Canadian Forest Service Publications
Landscape level impacts of EIS on SBW, other herbivores and associates natural enemies (ACOA RD100 2.2.2). 2018. Martel, V.; Johns, R.; Eveleigh, E.; McCann, K.; Pureswaran, D.; Sylvain, Z.; Morrison, A.; Morin, B.; Owens, E.; Hébert, C. In SERG International 2018 Workshop Proceedings. pp. 138-146.
Available from: Laurentian Forestry Centre
Catalog ID: 39036
CFS Availability: PDF (request by e-mail)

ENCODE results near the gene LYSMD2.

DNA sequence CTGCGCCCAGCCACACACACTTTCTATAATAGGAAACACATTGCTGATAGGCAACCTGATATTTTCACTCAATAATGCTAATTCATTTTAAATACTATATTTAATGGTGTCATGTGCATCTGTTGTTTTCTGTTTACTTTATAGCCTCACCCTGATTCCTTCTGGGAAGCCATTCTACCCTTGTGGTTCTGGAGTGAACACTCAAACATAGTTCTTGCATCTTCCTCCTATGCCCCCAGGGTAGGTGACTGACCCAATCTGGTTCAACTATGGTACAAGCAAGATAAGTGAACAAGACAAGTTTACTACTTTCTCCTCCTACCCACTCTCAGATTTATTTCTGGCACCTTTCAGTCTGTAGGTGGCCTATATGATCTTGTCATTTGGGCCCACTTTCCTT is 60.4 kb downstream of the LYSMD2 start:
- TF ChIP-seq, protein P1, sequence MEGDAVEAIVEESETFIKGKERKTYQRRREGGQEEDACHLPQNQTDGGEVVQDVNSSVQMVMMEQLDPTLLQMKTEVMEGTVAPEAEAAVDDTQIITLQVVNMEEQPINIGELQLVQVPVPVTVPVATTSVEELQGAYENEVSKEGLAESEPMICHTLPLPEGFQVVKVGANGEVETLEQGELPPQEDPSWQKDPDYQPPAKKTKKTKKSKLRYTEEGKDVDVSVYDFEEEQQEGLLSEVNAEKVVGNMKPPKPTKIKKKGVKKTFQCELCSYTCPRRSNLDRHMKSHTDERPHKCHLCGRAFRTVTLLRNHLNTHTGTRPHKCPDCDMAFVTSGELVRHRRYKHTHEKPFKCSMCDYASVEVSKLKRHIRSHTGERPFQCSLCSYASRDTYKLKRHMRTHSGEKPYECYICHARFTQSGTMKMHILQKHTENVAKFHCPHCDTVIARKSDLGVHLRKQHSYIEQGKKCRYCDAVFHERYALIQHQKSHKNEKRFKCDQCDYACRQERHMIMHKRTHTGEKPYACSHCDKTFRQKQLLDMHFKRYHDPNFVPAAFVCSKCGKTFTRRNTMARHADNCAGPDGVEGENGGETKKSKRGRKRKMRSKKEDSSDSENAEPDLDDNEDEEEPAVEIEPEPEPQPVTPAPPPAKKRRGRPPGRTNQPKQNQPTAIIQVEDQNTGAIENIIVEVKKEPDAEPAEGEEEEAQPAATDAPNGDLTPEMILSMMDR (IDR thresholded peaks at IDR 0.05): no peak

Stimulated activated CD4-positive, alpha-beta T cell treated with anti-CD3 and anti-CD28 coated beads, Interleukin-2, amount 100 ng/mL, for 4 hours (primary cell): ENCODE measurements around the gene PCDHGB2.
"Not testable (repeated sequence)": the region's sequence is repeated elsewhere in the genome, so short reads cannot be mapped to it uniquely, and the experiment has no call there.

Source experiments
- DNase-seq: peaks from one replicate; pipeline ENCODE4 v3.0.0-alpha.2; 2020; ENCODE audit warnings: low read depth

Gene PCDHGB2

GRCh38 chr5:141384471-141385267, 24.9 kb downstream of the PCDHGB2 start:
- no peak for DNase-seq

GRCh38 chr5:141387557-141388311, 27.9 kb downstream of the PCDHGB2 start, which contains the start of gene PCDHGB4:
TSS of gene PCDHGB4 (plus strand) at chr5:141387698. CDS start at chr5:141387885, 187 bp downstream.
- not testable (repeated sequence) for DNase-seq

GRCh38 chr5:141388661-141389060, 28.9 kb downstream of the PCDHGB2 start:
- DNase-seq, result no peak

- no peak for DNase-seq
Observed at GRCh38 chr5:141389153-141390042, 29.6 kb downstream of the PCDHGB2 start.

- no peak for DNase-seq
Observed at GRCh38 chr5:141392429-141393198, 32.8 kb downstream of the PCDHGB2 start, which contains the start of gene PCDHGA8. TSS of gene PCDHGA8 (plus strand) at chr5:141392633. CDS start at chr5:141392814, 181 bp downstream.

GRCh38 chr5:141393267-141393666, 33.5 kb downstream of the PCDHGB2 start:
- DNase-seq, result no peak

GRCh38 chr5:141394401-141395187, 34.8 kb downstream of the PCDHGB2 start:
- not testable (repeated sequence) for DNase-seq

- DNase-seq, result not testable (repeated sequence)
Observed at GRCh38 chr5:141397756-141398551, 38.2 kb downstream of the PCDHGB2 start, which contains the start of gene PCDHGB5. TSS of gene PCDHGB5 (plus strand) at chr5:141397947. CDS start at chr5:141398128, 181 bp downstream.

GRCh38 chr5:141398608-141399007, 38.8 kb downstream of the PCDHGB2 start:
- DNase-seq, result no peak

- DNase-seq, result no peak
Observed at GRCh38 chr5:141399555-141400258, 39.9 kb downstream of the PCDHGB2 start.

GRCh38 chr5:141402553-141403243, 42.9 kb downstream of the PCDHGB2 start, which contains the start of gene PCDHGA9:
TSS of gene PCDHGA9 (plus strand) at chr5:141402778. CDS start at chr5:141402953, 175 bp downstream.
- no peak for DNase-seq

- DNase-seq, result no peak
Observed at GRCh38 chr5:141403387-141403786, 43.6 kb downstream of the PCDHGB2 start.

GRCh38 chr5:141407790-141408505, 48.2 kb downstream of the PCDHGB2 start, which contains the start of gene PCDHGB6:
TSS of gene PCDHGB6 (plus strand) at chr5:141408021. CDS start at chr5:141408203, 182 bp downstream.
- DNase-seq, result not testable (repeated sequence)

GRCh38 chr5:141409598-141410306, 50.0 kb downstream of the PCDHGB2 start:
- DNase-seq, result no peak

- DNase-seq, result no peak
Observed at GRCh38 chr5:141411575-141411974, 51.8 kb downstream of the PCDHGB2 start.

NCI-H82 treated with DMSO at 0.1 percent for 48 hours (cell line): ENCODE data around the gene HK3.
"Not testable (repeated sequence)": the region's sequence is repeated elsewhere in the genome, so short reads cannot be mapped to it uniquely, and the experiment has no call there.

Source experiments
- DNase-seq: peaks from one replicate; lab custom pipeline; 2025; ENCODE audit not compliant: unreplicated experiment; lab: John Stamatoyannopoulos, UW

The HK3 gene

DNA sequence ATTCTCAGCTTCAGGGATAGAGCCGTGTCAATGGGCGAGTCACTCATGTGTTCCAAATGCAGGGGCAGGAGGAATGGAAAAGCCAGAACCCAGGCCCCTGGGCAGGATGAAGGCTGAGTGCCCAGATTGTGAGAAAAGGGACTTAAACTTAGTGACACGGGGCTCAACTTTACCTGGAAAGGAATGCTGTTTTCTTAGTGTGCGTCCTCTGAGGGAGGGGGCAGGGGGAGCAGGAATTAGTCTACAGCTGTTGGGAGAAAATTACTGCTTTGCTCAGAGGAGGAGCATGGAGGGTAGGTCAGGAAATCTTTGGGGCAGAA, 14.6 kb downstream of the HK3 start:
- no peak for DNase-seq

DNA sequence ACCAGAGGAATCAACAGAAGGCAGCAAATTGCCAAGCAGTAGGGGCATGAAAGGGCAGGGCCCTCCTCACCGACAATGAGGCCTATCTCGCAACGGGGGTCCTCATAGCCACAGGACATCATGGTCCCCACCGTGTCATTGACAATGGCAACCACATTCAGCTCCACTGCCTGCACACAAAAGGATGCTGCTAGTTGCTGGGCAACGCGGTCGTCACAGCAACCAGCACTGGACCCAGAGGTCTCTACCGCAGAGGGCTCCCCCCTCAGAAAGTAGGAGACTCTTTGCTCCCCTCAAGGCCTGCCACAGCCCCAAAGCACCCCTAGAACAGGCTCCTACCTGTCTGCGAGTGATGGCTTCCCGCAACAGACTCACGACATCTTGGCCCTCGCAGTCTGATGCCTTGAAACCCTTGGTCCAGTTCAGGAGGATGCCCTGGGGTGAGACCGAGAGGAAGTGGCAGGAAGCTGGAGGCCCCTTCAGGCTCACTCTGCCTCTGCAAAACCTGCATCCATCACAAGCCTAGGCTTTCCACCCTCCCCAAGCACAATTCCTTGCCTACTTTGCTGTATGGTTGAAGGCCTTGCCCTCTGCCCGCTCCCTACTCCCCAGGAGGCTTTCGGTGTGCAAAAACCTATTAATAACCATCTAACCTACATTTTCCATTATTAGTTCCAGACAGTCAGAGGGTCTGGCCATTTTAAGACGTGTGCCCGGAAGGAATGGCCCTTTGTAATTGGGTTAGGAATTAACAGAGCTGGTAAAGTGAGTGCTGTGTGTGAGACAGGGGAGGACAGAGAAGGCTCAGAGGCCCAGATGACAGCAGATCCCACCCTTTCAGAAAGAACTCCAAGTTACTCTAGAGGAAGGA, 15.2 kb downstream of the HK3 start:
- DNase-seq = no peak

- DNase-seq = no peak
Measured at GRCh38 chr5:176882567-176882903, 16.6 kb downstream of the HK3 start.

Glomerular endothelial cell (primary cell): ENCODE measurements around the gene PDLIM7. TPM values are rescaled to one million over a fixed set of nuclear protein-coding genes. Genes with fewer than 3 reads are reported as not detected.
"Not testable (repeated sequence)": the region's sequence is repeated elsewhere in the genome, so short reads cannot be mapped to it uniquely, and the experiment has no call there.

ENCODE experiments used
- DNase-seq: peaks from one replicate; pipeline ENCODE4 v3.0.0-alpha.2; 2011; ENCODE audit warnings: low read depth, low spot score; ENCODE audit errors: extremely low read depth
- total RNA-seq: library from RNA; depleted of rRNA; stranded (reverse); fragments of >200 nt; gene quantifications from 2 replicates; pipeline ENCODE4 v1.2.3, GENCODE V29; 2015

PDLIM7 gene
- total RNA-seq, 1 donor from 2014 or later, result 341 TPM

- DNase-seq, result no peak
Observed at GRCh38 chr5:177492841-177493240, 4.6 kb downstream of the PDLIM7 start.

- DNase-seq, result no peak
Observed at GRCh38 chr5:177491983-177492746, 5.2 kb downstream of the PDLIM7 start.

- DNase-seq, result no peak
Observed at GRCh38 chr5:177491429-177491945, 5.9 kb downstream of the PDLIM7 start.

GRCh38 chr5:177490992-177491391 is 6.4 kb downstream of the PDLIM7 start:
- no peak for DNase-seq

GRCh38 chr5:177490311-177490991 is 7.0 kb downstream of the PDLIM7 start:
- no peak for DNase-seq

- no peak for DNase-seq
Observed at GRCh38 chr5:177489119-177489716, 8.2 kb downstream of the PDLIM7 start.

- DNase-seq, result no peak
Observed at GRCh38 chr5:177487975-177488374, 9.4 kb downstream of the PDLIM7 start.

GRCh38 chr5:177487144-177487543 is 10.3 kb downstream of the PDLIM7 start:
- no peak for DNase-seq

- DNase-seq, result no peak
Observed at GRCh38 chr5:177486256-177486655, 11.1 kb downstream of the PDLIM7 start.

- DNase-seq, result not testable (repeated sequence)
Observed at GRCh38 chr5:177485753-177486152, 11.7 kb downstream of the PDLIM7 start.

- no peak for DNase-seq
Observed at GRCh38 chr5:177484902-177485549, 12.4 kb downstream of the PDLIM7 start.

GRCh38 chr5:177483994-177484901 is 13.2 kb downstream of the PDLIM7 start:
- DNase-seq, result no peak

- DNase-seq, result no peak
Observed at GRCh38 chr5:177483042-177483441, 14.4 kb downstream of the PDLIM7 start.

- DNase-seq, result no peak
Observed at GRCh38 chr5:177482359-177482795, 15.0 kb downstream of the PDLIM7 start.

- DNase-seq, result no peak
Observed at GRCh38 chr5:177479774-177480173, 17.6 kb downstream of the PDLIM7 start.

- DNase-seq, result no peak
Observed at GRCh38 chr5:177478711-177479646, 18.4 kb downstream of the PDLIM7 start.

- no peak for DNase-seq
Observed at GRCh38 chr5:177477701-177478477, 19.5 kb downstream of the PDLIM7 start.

We report on results from the final year of our research project aimed at addressing three key questions underlying the Early Intervention Strategy: (1) Does treatment cause enough additive mortality (i.e., mortality in addition to what would otherwise occur naturally) to cause populations to decline? (2) Does mass moth migration offset the efficacy of treatments? (3) Do treatments cause unintended effects on non-target caterpillars and natural enemies. In 2017, preliminary results suggest that treatments caused (tilde)20% additive mortality across the range of densities studied. Moreover, intergenerational population growth rates (based on L2 larval collections in 2016 and 2017), indicated that treatments cause mild to significant budworm declines, whereas in untreated sites budworm densities generally increased. Our results also indicated that treating sites relatively early ((tilde)L4.5) yielded higher efficacy than treating late ((tilde)L6). Validation of molecular approaches to identify parasitoids in frozen larvae remains underway.
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